A prominent patent law blogger has again raised the argument that Apple's patented features have very little value, while stopping short of saying that Samsung should just stop using the infringing technology.
Samsung on Friday brought up VP of Android Engineering Hiroshi Lockheimer as its first witness in the second California Apple v. Samsung patent trial in a bid to prove the Korean company's devices did not copy Apple's. The main argument: Google invented certain features before Apple patented them.
Samsung's success in selling the world's leading volumes of phones through intense, expensive marketing efforts appears to be supporting Android as a platform, but Samsung's internal documents show it has plotted for years to compete against Google with its own mobile OS.
Apple's critics contend that it either doesn't have innovative inventions worthy of patents, or has grossly overestimated the commercial value of its patents. Apple Data Detectors is one example that proves both ideas are wrong.
During testimony in the second California Apple v. Samsung patent trial on Tuesday, an Apple damages expert revealed the full damages claim stands at $2.19 billion for lost profits and reasonable royalty fees on five alleged infringed patents.
Email correspondence made public as part of the second California Apple v. Samsung patent trial illustrates Apple marketing guru Phil Schiller's displeasure at the company's high-profile ad agency, which in 2013 was under the gun to churn out quality material in light of Samsung's own media blitz.
While the tech media has devoted lots of attention to Apple's concerned reaction to Samsung's 2012 marketing blitz, evidence likely to be presented during the Apple vs Samsung trial shows that it was Samsung that targeted its attention on "beating Apple" as its "#1 priority" for 2012.
In the original Apple vs Samsung patent trial, Apple made the Galaxy a star witness by presenting a "copy cat" document that detailed every difference with Apple's iPhone paired with advice on how to more closely copy it. For the second trial, Apple has dug up several more Copy Cat docs detailing the evolution of Samsung's "slavish copying," particularly evident with Slide to Unlock.
An email Apple cofounder Steve Jobs sent to his top executives outlines the vision he had for the company in 2010, including future iPhone iterations, "Apple TV 2" and changes to MobileMe that hoped would leapfrog Google's cloud services.
During the Apple v. Samsung patent trial on Friday, Apple software engineer and head of the company's human interface team Greg Christie took the stand to offer background on the original iPhone, specifically the "slide-to-unlock" feature.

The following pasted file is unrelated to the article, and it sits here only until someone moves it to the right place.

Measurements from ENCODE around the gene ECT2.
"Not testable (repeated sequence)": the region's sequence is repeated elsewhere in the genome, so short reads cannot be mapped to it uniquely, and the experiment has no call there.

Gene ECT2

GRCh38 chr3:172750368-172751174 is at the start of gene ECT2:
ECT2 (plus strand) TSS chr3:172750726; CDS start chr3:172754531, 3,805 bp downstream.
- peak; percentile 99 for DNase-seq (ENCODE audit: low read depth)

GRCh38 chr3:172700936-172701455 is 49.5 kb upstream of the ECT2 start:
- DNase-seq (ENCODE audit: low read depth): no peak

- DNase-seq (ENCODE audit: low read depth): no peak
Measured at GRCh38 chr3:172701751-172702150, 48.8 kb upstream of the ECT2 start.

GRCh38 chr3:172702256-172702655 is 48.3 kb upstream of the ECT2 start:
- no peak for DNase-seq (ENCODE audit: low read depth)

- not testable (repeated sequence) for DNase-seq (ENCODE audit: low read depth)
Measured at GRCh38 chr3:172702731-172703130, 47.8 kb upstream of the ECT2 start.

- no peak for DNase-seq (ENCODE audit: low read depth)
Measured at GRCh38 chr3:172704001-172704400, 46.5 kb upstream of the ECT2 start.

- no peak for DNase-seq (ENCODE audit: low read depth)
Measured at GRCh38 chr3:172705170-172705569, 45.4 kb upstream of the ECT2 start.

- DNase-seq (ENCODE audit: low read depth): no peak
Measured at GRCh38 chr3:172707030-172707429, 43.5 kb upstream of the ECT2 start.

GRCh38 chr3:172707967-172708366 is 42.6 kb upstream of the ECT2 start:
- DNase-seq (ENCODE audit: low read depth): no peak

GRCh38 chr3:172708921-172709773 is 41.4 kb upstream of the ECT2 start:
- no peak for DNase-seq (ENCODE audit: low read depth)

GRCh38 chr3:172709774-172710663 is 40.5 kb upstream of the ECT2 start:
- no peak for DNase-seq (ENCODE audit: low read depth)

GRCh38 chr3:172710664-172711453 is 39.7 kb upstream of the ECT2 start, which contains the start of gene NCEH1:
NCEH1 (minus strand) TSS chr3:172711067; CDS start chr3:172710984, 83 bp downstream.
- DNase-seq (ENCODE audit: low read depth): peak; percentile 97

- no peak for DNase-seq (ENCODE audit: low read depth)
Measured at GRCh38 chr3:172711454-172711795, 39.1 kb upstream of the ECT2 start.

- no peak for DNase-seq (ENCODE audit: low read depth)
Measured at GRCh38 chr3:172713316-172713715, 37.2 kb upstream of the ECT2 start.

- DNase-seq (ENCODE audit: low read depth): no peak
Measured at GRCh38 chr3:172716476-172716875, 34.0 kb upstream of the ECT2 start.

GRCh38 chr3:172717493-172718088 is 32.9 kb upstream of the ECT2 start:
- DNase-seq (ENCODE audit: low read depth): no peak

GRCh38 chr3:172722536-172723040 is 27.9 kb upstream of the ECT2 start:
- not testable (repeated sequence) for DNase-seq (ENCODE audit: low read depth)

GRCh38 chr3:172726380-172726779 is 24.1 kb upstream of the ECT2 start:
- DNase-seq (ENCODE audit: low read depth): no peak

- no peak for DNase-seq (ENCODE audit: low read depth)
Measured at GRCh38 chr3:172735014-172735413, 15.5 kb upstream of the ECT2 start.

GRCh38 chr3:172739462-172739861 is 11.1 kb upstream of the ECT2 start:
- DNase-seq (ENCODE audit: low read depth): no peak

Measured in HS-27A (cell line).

An internal Apple document presented as part of the ongoing Samsung v. Apple trial shows that the company's sales team was worried that a maturing market may leave no room for iPhone growth, though marketing chief Phil Schiller downplayed the document's significance.
Just hours after Apple filed a motion asking to show evidence of alleged misleading and false statements delivered by Samsung counsel in the companies' second California patent trial, a district court judge late Thursday largely denied the request in a way that could narrow Apple's case moving forward.
As the first day of Apple's second California patent trial against Samsung drew to a close on Tuesday, the suit's first witness, Apple SVP of Worldwide Marketing Phil Schiller, took the stand to deliver testimony nearly identical to that given twice before during the first Apple v. Samsung case.
After a day-long selection process, the jury for Apple's second California patent trial against Samsung has been decided and proceedings are set to kick off on Tuesday with Apple's first witness: the company's SVP of Worldwide Marketing Phil Schiller.
Apple's second patent infringement trial against Samsung begins today, outlining a battle that the two sides are waging in very different ways. Apple will be expanding upon its legal strategy outlined in the first trial, while Samsung is starting over with an entirely new tactic aimed at devaluating Apple's inventions so it can continue using them for virtually nothing.
Samsung has raised objections to a "how patents work" video created by the Federal Judicial Center to provide jurors with an introduction to the patent system, claiming it would be "highly prejudicial" to expose jurors to the idea that Apple invented original products worthy of being patented.
In 2011, the world's two most profitable mobile phone makers engaged in a global IP war that continues to this day. As Apple and Samsung prepare for their second trial, it's useful to review why many onlookers were so ill informed about the first one: Wikipedia.